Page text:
NHL CREW BEGINS CONVERTING RALPH WILSON STADIUM
"The process of building the ice has begun," NHL spokesman Jamey Horan said Monday. Crews spent the past 24 hours surveying and protecting the field, unloading equipment and establishing refrigeration lines in preparation for the Buffalo Sabres' game against the Pittsburgh Penguins on New Year's Day.
The game will be the NHL's second played outdoors, and first in the U.S. after the Oilers played the Montreal Canadiens at Edmonton's Commonwealth Stadium on Nov. 22, 2003.
The field's conversion began within hours of the final whistle of the Buffalo Bills' home finale, a 38-21 loss to the New York Giants on Sunday.
Crews began by removing the goal posts, and laying large tarps, held down by wooden boards, to protect the field. The initial work was completed despite wind gusts of over 50 kilometres per hour and a steady and sometimes blinding snowfall.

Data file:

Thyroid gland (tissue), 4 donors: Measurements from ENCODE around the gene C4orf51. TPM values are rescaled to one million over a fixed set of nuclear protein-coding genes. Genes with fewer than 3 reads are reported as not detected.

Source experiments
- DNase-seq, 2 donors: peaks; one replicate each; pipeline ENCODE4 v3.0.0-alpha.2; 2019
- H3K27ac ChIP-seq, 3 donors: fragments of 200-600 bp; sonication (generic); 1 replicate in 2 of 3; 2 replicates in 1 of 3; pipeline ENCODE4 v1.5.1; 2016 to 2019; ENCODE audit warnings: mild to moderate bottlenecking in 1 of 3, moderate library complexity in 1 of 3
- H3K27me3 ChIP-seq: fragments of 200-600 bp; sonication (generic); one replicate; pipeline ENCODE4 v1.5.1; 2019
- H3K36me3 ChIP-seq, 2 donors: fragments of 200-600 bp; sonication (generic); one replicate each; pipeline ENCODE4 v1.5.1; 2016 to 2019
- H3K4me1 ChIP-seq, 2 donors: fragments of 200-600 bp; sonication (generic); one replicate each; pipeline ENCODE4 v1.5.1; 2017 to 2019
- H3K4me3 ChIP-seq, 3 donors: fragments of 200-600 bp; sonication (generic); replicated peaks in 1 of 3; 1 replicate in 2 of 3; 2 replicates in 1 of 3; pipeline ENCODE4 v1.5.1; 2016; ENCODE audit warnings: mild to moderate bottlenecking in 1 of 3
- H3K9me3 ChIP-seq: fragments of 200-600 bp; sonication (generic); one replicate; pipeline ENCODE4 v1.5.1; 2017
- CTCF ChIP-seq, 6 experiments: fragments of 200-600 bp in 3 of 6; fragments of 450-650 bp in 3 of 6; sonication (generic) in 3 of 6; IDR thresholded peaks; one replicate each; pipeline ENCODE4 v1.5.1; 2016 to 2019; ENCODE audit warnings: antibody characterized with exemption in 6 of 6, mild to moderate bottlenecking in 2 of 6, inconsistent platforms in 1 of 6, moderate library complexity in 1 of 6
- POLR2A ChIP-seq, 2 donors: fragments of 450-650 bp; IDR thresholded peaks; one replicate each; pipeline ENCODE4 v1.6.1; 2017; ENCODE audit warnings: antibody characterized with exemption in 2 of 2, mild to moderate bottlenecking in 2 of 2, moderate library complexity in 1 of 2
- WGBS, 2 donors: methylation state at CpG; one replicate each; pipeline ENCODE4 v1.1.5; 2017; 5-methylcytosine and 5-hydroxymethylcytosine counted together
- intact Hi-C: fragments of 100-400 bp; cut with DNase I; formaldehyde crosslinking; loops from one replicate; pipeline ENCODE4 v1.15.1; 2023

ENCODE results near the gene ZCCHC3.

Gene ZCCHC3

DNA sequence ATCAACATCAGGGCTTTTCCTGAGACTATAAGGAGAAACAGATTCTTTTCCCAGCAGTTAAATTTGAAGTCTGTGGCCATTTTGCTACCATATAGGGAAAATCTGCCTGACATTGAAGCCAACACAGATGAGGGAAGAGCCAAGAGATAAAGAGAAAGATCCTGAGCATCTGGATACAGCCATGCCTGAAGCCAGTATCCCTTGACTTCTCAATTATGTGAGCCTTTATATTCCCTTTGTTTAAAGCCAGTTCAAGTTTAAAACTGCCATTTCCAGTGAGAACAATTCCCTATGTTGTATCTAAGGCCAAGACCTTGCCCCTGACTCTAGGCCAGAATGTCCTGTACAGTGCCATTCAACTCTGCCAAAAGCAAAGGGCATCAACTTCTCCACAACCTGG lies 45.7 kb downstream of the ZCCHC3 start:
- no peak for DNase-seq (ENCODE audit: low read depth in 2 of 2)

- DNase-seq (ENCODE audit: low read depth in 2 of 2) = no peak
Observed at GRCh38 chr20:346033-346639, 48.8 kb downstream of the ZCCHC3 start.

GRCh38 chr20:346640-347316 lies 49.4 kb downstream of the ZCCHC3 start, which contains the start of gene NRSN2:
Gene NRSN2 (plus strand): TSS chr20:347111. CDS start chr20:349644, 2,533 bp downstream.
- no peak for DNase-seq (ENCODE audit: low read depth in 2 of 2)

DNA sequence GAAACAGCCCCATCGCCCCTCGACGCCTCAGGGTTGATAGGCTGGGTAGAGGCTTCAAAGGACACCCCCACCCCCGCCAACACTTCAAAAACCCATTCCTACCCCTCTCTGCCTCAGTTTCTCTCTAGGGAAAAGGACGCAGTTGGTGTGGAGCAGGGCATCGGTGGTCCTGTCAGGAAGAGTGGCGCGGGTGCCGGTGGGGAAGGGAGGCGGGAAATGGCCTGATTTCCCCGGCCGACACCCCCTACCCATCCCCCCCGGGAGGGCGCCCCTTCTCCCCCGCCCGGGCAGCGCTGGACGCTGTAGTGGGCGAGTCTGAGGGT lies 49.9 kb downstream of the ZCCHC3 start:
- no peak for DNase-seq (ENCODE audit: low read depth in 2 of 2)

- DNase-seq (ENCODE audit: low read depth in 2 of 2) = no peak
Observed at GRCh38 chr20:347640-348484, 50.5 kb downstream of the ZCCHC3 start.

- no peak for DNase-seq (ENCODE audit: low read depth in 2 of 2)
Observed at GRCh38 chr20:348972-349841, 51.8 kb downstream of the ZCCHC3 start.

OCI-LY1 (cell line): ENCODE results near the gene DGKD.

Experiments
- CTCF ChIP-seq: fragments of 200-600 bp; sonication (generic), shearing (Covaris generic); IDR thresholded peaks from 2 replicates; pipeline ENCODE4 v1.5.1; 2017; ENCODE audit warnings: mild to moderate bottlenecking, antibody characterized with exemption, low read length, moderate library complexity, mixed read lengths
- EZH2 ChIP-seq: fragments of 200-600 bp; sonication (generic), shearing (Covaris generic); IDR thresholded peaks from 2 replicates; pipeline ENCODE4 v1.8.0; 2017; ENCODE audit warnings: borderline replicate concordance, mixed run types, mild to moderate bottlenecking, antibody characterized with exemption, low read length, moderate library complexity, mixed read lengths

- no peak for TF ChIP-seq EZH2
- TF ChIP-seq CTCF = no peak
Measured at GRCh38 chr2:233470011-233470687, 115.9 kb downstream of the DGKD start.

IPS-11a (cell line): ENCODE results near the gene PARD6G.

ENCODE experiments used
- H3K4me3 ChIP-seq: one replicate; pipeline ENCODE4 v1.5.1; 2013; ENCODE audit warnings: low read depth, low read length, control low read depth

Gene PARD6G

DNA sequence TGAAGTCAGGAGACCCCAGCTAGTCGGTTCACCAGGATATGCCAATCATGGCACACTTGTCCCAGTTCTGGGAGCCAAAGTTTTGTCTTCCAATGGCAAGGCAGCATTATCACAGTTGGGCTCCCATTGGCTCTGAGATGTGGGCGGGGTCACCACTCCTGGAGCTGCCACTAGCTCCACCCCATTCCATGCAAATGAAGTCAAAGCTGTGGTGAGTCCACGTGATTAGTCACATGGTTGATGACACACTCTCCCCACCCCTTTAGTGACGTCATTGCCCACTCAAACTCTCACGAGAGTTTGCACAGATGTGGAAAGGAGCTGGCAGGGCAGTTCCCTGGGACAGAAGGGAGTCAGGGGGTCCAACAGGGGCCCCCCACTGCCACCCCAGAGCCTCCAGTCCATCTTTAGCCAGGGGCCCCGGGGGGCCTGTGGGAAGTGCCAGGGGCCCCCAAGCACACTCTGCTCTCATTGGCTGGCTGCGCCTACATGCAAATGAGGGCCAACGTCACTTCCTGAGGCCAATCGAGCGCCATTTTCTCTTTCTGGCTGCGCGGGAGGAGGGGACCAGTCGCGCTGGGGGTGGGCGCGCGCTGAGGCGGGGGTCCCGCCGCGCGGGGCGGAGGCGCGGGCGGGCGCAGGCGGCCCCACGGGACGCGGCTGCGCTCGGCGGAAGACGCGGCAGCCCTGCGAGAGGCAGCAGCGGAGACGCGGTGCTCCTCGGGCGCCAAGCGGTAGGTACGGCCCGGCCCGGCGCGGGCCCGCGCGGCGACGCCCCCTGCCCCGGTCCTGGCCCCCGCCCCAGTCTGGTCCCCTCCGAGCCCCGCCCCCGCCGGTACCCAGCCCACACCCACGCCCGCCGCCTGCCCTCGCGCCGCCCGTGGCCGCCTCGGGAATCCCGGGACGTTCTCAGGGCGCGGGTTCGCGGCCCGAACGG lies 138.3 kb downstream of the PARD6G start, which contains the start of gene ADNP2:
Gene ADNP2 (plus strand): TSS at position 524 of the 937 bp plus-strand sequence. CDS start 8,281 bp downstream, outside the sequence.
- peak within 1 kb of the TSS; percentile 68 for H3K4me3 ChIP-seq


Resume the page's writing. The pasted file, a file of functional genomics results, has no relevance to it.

The wind posed a near-dangerous problem on Sunday night.
With workers standing nearby, a heavy gust picked up one of the tarps - 30 yards long and covering the width of the football field - and lifted it into the stands of the east end zone. Several workers managed to duck beneath the tarp in time, and nobody was injured.
Numerous all-terrain vehicles and golf carts, as well as one SUV, were driven out on to the field to provide additional weight to hold down the tarps.
Horan said the next step is levelling the field, which is crowned, to begin erecting the temporary rink.
Organizers, who plan to work round the clock, hope to have the rink built by Wednesday and begin making the ice a day later. The two teams are scheduled to practice at the stadium next Monday afternoon.The game has been sold out since tickets first went on sale in September. The 42,000 tickets made available to fans were scooped up within half an hour. In the event of bad weather, the NHL has the option of postponing the game to Jan. 2.